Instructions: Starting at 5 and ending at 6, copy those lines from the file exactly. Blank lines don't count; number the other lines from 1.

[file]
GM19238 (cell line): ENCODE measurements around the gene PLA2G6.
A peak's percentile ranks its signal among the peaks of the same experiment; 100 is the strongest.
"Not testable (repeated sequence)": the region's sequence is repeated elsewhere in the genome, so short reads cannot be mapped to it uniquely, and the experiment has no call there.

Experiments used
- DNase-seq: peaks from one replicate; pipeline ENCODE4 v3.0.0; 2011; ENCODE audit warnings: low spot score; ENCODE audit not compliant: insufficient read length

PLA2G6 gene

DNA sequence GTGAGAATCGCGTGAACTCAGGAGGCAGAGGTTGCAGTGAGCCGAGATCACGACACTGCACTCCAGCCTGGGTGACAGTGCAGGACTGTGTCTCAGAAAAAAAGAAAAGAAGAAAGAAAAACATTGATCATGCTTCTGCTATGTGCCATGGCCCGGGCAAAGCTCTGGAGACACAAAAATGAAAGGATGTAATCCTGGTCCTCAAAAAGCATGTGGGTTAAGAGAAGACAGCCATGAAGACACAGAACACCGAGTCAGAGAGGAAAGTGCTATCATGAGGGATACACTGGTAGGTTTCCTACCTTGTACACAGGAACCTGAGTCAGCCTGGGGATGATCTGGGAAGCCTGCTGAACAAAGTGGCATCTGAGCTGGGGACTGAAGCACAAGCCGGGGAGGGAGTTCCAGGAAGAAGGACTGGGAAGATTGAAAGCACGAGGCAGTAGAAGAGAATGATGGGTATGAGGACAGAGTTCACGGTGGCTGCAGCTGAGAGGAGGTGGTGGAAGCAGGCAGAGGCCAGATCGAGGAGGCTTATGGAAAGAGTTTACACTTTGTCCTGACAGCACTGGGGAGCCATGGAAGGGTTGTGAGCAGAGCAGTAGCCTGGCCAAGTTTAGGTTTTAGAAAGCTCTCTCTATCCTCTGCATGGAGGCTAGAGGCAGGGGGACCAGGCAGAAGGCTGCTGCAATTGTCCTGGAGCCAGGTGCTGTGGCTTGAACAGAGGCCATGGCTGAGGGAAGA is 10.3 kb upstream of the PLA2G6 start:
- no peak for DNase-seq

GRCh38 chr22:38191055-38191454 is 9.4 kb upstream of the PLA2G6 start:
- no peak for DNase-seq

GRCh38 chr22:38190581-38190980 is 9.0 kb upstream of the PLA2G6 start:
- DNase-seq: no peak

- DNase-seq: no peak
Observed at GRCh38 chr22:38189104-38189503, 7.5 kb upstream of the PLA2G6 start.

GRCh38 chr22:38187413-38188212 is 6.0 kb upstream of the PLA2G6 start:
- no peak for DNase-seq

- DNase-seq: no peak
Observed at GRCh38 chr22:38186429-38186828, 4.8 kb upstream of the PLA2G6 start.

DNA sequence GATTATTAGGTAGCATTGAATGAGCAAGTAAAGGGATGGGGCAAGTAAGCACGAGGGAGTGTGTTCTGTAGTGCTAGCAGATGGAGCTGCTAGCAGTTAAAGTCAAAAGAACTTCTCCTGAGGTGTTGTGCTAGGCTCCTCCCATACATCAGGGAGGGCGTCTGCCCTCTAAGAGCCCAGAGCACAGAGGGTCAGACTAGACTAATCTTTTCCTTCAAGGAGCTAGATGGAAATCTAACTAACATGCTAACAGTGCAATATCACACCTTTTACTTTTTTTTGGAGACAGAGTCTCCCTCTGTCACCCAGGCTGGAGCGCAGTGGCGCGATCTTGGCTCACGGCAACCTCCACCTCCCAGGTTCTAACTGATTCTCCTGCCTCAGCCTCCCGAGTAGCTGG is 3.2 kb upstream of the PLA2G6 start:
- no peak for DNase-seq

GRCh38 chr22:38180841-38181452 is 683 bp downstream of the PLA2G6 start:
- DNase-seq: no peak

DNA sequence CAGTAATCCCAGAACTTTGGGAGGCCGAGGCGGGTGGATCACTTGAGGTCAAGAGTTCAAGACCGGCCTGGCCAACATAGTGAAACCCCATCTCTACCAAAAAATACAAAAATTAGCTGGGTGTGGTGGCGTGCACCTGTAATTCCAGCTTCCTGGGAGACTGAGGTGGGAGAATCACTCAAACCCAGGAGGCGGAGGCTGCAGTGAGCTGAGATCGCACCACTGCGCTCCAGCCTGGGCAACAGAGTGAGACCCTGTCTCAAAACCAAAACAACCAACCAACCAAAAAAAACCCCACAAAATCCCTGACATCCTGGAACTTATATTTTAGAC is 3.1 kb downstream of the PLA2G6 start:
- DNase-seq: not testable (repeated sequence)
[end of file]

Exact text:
- DNase-seq: peaks from one replicate; pipeline ENCODE4 v3.0.0; 2011; ENCODE audit warnings: low spot score; ENCODE audit not compliant: insufficient read length

PLA2G6 gene